The mental effort had drained him. He needed to forward the message to the central command on Earth. They would know what it meant.

In the final few moments of his life, the message had given his life some purpose. For the first time in months he had been consumed by the thought of something other than death. He needed to know the answer before he died.

But he could feel himself slipping slowly. Each breath made him wheeze considerably and he had started spitting out blood. He needed to conserve his strength.

He decided to play the Golden Record one last time to help him. He decided to play Buddy Miller.

When I gave you my heart, it was not what you wanted.

Now they all say your name, and the pictures are haunted.

Does my love burn your finger, did my love way you down?

Was a promise too much to keep around?”

He had started listening to the song in college, when a particularly nasty ex had broken up with him. He had found the perfect blend of sarcasm and venom instantly appealing. He had never liked Americana Country but Buddy Miller had a soul about him that made even the simplest of songs special and likable.

And then he looked out of the window, for the last time.

Isabelle’s body had vanished.

It hit him like a sledgehammer. His mind could not believe what it was seeing. Here on a lonely planet, Five billion miles from any other human, Isabelle’s body had just disappeared.

He was coughing up too much blood. He had to send a message quickly to Earth. They should know what had happened. He tried to compose a message as quickly and as cleanly he could, without coughing too much. He played back the message to check if it was intelligible and then sent it the Central Command.

He had to stay alive, he had to hear the answer. He was coughing a lot of blood with every breath. He needed to be alive for just 7 hours till he got the response. He couldn’t die without knowing what had happened.

He needed to think. Thinking would keep his mind off the crushing pain. Where could she have gone? There were only too possibilities- she had either walked away herself or been taken away by somebody else. Given that she had died over 5 weeks ago and not moved since, the first possibility could be ruled out. But the other possibility was even harder to comprehend. It meant that somebody had come and taken her dead body away.

What if his mind was playing tricks on him? Oxygen deprivation could lead to hallucinations. But this didn’t feel like a hallucination. He could think and see and observe reasonably well and had had no indications before this to doubt his senses. The self-doubt of the previous few months needed to be dispelled. He had to trust himself.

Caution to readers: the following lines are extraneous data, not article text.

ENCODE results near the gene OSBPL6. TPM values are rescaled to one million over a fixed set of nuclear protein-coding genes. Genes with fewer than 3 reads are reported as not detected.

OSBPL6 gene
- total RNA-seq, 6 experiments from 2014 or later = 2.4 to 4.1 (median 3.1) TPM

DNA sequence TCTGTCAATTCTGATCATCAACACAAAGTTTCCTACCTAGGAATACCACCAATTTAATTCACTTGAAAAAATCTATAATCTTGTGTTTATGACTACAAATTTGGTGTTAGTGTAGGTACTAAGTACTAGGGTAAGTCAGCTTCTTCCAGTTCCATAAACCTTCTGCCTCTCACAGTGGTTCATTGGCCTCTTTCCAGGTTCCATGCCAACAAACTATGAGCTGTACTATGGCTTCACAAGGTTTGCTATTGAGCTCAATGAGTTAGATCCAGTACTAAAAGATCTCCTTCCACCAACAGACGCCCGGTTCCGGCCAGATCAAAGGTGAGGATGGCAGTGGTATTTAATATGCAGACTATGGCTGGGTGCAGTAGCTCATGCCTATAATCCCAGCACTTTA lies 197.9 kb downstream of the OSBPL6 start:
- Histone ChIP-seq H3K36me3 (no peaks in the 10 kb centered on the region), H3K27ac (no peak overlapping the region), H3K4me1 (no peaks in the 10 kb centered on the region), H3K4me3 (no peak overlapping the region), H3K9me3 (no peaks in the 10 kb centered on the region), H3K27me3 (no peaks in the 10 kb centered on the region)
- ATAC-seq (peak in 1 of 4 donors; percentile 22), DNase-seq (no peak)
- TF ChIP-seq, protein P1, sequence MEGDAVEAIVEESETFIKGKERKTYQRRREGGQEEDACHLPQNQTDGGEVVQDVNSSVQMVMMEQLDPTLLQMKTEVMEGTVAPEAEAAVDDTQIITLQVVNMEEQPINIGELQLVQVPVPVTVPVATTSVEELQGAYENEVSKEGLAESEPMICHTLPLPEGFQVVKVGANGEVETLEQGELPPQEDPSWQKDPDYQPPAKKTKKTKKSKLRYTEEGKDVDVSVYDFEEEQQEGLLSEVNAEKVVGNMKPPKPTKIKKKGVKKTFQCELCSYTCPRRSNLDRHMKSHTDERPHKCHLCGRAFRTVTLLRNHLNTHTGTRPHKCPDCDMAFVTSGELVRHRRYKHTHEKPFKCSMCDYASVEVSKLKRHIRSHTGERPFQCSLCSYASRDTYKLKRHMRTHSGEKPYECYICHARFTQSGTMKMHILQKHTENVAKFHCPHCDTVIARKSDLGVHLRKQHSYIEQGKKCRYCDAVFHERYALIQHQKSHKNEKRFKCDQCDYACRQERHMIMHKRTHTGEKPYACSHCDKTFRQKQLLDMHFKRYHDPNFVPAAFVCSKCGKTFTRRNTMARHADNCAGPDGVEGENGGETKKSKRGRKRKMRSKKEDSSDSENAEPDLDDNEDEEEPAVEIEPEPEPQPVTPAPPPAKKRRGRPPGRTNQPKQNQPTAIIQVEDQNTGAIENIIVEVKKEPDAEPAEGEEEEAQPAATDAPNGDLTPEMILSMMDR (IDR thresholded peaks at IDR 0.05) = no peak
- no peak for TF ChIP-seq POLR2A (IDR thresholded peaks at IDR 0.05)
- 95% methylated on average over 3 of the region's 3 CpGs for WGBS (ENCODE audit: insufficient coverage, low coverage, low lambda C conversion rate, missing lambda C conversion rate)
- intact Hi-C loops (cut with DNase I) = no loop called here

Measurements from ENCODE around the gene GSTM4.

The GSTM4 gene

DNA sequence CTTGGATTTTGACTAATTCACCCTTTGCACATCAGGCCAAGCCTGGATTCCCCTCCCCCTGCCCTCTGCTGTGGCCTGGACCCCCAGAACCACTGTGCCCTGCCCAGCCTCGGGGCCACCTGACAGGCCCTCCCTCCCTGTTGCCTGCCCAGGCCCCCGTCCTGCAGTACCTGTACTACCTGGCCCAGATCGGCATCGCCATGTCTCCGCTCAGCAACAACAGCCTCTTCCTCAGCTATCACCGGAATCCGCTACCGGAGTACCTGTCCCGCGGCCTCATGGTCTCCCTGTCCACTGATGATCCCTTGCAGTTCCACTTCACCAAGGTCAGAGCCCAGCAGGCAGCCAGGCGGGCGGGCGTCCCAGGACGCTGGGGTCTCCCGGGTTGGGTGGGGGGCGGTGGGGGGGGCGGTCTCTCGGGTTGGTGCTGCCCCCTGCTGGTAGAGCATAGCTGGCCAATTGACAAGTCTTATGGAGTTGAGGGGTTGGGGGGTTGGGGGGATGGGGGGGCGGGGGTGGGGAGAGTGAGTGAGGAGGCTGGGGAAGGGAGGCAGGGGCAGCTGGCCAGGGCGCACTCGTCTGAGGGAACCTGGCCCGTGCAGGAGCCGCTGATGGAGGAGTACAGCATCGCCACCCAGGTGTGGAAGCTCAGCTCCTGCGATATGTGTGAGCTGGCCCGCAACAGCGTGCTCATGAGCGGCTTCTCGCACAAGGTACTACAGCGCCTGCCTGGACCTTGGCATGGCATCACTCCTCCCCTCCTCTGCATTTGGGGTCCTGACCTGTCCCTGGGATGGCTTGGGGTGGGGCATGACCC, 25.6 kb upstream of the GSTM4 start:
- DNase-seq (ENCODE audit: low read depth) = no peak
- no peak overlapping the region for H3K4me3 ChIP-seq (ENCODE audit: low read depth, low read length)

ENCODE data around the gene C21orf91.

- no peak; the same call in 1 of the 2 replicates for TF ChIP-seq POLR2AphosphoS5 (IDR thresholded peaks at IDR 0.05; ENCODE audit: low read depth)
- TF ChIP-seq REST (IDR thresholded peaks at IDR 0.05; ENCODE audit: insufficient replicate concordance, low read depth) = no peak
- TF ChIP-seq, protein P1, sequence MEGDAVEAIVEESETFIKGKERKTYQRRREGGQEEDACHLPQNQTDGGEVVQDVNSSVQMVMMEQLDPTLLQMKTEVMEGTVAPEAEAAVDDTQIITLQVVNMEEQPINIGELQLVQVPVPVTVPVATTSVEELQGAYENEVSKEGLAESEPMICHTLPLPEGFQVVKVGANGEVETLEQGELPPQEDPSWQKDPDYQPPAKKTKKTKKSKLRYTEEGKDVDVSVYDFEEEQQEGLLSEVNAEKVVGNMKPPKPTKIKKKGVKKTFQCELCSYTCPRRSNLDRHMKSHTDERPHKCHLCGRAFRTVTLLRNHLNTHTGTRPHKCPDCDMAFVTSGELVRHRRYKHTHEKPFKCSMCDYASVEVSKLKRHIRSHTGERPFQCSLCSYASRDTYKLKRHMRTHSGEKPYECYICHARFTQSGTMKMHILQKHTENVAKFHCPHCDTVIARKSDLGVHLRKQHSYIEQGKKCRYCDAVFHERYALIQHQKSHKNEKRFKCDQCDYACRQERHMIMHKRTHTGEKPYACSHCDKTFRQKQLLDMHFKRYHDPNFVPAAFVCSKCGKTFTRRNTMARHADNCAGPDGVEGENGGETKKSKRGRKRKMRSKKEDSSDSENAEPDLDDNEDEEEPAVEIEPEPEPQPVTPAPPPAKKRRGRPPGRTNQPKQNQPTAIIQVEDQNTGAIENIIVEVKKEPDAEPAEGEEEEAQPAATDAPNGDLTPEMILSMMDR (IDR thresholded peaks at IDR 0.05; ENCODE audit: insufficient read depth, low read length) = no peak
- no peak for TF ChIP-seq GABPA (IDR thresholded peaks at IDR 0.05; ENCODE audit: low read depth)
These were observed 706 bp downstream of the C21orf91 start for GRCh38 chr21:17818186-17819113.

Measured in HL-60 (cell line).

The pain wouldn’t allow him to think. He had to stay alive. In the final few moments of his life, something meaningful had happened to make all this pain worth it. He had to shut out the pain.

He could feel the world slowly going dark. Buddy Miller’s voice was coming from farther and farther away. His thoughts were too incoherent and organizing them would take too much effort. He decided to sing the chorus with Buddy to keep himself awake.

Its just me in the night and I’m so broken hearted.

I just wait in the darkness my dearly departed.

Does my love burn your finger, did my love way you down?

Was a promise too much to keep around?”

Michael McCormick died on 30th December 2048, 6 hours 53 minutes after sending the message. He never got back a response from the Central Command on Earth because they never received his message. 24 years later when the next manned mission landed on Pluto, they never found the Golden Record or Isabelle Esperanza’s body.

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3 thoughts on “The Plutonian Conundrum

    1. Thank you for the appreciation 🙂 one reason was that I did not (and still do not) understand much about serialization of a story. And I personally prefer reading a continuous post rather than jumping from one to another. However, I have gotten a lot of feedback saying that maybe i should have broken this down in multiple posts. Food for thought for future long stories 🙂